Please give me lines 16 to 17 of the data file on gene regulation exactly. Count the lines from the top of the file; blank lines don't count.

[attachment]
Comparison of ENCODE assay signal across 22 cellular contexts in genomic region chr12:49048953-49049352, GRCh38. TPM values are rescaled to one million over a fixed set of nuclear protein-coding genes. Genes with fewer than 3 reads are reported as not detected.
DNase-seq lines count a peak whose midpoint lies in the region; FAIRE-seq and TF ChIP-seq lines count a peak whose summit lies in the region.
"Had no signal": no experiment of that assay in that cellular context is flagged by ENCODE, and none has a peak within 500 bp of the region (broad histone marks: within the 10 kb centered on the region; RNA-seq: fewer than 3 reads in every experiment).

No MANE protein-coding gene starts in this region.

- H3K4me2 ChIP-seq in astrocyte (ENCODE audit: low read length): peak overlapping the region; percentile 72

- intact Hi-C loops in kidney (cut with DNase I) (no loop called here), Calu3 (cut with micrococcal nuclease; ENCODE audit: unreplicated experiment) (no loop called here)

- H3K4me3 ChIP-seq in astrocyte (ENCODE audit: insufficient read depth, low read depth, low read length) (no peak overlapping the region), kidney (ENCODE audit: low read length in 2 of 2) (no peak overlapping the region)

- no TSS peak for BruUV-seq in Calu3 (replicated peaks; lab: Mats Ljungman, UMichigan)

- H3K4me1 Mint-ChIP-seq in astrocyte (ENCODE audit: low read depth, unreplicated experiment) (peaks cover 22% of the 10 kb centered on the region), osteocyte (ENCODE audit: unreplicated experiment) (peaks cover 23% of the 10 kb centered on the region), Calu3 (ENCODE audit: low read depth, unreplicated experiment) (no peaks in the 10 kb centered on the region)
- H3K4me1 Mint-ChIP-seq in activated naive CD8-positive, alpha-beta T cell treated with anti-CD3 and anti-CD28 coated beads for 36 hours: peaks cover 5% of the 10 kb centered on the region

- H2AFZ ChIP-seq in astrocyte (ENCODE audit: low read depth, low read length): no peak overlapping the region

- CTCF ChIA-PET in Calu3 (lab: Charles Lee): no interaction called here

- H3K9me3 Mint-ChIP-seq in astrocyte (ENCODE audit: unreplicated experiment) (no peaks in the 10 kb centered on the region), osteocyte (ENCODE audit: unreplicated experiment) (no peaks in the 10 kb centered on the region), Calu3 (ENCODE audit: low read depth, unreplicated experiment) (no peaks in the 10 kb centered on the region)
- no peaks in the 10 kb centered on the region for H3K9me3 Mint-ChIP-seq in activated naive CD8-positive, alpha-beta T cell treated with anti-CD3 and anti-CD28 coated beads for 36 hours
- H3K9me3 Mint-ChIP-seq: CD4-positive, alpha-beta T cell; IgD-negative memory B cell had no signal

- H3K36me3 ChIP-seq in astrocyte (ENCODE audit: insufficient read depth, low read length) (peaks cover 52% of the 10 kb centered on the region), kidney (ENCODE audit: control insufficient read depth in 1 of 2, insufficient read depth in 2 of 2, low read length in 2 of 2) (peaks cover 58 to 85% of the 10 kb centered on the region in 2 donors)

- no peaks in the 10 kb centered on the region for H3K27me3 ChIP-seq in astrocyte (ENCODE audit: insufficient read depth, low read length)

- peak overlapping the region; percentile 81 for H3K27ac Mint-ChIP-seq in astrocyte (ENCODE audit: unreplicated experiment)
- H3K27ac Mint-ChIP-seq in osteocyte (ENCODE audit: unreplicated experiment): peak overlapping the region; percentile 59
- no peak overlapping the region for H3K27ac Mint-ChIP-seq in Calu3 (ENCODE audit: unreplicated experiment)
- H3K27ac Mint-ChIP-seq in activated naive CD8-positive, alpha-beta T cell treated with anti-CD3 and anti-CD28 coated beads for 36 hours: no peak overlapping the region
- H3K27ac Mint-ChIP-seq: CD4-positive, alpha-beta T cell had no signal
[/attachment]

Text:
- H3K36me3 ChIP-seq in astrocyte (ENCODE audit: insufficient read depth, low read length) (peaks cover 52% of the 10 kb centered on the region), kidney (ENCODE audit: control insufficient read depth in 1 of 2, insufficient read depth in 2 of 2, low read length in 2 of 2) (peaks cover 58 to 85% of the 10 kb centered on the region in 2 donors)

- no peaks in the 10 kb centered on the region for H3K27me3 ChIP-seq in astrocyte (ENCODE audit: insufficient read depth, low read length)